Landslide, Music Travel Love: Other side
Engage your core and move your right leg back to meet your left. Reset into tabletop. Repeat the same on your left side, remembering that your sides are different so your prop usage may be different on this side.
Have a Little Faith in Me, Olivia Penalva: Twisted Root
Come to lie on your back and settle your hips so they’re evenly supported by the floor. Engage your core and pull your knees in to your chest. Begin by giving your knees a squeeze, nose to knees. Then bring both knees together to the right side, perhaps they rest on a bolster or block if the floor is too far away.
The Climb, Jessi Alexander, Chris Stapleton: Other side
Bring your knees back to your chest and even out your hips on the mat. Repeat on the left side, opening your right arm to the right and looking to the right if you want an additional twist.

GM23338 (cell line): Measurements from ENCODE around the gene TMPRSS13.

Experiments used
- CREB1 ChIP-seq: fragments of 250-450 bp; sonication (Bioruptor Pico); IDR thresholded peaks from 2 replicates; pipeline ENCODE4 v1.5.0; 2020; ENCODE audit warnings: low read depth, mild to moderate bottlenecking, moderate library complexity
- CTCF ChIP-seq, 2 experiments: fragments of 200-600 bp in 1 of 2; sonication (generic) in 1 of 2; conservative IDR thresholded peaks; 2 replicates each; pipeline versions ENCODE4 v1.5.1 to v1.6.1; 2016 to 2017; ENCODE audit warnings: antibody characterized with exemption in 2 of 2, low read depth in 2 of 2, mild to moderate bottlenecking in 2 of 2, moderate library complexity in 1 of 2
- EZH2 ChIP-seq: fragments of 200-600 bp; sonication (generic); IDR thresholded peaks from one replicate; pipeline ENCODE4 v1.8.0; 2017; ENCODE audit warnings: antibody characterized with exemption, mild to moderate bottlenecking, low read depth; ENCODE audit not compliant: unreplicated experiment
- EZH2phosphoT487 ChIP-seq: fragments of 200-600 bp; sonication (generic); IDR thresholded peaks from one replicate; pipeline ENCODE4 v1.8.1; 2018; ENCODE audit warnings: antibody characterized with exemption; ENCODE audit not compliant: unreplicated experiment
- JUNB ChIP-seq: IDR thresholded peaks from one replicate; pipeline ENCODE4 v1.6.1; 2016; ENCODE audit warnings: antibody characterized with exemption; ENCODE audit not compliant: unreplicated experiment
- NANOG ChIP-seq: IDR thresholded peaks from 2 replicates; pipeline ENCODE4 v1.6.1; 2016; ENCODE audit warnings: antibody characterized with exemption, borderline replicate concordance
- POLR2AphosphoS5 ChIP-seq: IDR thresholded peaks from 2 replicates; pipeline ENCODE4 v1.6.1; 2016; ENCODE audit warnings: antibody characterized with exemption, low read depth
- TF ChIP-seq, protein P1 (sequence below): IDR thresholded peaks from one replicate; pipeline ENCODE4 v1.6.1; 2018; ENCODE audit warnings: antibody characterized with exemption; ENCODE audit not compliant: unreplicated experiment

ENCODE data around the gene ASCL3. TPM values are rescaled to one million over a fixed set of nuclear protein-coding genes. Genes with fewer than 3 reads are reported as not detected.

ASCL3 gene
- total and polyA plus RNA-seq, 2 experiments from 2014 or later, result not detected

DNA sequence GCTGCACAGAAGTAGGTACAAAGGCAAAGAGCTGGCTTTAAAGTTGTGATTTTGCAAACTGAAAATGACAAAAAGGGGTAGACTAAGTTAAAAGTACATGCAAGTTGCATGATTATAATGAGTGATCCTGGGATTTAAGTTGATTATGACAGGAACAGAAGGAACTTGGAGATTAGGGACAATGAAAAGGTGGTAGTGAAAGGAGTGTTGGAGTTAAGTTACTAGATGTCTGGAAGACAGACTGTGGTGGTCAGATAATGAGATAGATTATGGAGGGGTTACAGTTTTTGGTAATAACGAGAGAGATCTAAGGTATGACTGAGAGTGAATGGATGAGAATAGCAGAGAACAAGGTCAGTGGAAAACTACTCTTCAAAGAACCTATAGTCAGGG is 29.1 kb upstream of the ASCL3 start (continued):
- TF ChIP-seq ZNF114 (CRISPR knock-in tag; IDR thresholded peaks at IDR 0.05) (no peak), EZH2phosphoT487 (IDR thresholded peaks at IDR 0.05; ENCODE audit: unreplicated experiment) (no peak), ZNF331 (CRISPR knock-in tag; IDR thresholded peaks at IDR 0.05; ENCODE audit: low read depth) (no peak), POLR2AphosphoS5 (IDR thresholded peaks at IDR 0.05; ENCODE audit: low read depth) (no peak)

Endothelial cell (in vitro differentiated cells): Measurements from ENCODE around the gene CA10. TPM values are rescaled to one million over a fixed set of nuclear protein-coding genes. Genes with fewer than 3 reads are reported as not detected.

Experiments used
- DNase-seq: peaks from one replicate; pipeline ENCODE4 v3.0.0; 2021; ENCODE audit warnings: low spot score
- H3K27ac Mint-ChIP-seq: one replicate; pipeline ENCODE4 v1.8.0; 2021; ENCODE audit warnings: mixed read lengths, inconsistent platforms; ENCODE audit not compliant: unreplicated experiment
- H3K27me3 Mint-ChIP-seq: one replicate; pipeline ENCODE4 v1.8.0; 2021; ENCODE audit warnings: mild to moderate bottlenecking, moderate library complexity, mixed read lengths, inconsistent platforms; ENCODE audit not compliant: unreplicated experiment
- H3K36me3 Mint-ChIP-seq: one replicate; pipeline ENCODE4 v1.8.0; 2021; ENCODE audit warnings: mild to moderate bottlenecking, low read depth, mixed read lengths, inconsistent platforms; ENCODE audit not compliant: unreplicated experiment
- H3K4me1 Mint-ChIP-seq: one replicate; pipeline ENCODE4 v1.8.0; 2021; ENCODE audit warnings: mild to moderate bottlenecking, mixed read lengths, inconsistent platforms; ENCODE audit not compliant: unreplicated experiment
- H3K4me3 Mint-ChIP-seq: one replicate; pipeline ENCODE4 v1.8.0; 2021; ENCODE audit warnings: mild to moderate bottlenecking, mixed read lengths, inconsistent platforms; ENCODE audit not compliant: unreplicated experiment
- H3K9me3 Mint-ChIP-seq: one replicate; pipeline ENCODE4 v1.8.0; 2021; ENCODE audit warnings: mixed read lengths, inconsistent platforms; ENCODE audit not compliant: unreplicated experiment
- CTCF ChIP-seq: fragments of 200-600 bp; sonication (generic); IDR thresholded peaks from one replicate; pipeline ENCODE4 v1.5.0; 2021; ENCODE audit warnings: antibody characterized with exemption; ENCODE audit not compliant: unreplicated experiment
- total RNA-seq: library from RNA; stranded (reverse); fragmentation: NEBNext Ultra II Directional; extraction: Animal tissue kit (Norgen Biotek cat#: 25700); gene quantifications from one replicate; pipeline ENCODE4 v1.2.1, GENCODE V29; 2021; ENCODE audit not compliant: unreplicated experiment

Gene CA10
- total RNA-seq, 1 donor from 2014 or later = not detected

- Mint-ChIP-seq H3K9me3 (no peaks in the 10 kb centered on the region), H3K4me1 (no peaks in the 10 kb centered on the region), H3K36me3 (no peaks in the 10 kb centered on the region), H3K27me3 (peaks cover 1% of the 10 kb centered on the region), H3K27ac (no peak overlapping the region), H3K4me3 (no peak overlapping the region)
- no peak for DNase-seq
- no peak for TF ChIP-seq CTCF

New York State of Mind, Denise, King, Massimo Farao Trio: Child’s Pose
From laying on your back, move to a table top position. Spread your knees wide and press your hips towards your heels. Come to Child’s Pose and start to slow down your practice as we come to the end. Your forehead can come to a block if that makes this more accessible for you. Feel free to also put a blanket or bolster between your seat and heels if you can’t bring your seat all the way to your heels.
Tupelo Honey, Van Morrison: Savasana
Release all the effort from class and come into Savasana. Take up as much or as little space as you want on your mat. If you like, cover yourself with a blanket or weighted blanket as you come into your final relaxation posture.
Love this concept! I have my own ways of starting off in yang style, and diving in to yin. But I’ve always thought the ‘yogi’ approach too inaccessible for the gym or sporting community.